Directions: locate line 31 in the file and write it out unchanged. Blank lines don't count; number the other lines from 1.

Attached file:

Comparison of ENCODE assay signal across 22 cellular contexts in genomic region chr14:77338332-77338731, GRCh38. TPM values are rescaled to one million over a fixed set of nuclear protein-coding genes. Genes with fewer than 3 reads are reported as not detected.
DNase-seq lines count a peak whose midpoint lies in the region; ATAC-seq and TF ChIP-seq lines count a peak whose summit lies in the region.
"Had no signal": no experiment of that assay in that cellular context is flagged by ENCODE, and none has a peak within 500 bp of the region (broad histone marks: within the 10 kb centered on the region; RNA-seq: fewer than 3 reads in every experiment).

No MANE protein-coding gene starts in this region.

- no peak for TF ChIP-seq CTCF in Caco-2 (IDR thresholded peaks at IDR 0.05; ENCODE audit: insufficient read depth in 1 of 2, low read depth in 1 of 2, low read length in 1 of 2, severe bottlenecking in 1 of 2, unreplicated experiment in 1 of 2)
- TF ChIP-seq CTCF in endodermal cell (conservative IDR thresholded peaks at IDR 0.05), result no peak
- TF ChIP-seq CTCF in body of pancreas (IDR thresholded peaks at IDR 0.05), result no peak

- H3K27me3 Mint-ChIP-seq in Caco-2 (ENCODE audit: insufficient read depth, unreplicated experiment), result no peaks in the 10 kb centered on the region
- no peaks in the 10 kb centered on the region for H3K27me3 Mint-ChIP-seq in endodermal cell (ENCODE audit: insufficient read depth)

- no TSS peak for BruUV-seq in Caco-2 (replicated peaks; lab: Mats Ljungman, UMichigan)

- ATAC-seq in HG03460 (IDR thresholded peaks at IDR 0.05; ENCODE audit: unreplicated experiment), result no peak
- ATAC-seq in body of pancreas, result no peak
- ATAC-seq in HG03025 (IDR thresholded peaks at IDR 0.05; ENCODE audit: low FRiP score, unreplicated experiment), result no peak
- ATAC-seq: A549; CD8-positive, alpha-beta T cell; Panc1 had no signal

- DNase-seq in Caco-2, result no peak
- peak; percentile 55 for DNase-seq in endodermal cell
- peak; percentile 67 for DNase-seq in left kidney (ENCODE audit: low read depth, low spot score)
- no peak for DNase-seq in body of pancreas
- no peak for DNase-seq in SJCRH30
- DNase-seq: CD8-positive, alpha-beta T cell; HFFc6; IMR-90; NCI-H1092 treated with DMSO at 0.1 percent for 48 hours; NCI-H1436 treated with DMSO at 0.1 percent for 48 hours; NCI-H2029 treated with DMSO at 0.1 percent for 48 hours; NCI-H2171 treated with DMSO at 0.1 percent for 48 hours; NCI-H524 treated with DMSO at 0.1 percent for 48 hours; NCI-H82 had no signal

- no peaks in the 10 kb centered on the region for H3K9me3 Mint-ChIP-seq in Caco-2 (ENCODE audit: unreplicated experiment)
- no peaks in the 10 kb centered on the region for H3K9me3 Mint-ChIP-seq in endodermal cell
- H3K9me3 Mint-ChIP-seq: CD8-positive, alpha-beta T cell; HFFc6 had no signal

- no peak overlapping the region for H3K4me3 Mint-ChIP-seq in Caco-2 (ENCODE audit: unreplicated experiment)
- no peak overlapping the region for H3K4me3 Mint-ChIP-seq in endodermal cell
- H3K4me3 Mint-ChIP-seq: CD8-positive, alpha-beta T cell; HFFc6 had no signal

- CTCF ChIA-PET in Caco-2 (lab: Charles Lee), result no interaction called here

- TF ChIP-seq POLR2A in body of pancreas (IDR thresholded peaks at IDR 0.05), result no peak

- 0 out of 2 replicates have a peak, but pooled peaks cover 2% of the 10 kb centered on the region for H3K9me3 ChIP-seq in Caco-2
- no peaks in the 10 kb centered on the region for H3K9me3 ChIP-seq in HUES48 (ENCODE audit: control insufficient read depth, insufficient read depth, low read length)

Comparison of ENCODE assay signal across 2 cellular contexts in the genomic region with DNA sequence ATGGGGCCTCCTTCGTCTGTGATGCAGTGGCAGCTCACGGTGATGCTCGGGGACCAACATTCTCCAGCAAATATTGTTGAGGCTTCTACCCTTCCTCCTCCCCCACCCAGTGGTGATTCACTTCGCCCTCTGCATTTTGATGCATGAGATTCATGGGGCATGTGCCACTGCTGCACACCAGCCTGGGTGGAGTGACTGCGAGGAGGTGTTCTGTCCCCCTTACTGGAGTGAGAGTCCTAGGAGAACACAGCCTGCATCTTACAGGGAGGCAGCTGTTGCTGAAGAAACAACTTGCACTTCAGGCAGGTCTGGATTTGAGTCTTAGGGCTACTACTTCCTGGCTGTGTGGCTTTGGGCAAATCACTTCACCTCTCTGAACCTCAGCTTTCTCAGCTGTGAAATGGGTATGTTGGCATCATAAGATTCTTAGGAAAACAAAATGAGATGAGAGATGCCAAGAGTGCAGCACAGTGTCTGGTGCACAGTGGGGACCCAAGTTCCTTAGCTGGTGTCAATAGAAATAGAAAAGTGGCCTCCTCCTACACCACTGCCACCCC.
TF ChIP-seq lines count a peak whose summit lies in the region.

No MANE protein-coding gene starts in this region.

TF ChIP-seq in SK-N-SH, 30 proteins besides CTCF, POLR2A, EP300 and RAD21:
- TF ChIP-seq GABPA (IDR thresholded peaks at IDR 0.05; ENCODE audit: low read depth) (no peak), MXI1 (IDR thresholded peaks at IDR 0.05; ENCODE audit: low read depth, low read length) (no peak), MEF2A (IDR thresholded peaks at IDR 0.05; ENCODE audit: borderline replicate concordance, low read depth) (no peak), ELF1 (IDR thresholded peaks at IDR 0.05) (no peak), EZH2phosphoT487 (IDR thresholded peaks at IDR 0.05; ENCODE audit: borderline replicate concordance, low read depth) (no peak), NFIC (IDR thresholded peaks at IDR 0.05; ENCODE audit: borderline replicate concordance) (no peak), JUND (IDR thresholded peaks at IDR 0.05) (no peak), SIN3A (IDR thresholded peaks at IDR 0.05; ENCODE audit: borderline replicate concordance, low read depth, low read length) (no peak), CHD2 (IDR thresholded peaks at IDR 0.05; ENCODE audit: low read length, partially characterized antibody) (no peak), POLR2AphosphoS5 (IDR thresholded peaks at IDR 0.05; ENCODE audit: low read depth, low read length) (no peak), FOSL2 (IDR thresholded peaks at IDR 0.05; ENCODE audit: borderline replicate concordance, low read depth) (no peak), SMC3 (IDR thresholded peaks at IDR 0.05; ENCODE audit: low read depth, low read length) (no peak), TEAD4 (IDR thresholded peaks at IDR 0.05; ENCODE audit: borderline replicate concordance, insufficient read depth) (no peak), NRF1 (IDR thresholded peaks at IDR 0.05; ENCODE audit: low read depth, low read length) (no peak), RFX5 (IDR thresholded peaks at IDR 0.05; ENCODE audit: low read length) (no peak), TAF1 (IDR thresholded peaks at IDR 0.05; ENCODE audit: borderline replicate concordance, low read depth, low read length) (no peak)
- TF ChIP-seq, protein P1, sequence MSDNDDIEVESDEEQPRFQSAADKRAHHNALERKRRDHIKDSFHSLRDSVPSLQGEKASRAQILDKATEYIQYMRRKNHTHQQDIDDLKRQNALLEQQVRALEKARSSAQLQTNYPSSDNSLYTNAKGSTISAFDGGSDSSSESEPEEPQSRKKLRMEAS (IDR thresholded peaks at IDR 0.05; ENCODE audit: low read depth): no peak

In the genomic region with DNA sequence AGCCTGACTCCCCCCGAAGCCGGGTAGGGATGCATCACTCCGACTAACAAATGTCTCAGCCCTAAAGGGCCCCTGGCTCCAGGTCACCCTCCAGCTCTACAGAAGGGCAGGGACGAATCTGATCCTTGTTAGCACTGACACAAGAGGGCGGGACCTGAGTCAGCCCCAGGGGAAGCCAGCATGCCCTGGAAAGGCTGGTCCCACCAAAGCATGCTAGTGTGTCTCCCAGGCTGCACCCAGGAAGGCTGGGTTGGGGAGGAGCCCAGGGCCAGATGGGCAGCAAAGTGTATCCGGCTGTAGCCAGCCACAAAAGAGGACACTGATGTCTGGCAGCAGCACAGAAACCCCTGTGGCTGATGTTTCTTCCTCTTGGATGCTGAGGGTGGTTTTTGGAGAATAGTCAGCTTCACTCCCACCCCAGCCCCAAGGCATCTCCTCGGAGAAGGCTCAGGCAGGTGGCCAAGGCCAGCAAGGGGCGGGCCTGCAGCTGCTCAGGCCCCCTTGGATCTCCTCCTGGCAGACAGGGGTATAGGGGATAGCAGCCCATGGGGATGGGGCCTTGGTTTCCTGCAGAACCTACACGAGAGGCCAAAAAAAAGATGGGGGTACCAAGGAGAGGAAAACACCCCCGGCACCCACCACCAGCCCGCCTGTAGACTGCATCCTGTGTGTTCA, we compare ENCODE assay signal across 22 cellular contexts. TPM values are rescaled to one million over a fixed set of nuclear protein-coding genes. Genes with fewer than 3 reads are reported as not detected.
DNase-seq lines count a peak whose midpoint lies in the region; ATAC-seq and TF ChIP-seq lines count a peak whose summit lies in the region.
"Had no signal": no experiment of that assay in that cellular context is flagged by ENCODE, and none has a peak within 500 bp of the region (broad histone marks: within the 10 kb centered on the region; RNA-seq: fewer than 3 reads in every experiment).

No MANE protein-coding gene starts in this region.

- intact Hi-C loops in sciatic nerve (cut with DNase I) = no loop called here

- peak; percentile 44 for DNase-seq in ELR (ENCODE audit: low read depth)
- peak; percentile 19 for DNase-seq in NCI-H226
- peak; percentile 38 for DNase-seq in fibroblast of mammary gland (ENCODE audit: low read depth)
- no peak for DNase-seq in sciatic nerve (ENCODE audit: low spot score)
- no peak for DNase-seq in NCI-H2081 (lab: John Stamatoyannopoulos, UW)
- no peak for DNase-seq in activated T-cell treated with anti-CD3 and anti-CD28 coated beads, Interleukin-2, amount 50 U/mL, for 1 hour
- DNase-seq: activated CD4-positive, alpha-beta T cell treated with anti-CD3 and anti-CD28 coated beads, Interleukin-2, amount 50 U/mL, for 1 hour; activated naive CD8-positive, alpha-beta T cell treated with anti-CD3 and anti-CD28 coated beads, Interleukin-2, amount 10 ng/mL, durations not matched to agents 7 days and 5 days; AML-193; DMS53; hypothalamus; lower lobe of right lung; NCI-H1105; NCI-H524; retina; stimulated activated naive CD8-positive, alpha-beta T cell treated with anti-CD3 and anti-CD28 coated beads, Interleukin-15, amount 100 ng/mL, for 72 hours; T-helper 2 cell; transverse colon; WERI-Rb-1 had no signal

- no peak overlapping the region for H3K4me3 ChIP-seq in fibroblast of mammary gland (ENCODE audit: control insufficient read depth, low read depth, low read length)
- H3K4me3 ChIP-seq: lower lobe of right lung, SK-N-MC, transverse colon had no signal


Comparison of ENCODE assay signal across 2 cellular contexts in the genomic region with DNA sequence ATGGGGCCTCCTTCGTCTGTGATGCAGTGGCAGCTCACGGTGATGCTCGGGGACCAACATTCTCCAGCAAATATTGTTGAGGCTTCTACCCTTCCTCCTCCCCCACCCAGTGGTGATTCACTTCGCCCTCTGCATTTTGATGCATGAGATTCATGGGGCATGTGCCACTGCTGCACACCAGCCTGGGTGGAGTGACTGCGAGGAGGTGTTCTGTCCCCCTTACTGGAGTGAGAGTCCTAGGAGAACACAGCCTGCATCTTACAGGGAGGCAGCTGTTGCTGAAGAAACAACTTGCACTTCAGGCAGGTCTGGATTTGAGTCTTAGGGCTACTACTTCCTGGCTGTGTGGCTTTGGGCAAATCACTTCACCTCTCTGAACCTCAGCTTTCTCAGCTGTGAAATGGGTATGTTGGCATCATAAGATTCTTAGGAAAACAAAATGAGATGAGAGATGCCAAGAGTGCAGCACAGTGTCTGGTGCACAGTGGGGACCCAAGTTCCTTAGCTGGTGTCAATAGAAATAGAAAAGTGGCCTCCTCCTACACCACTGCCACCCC.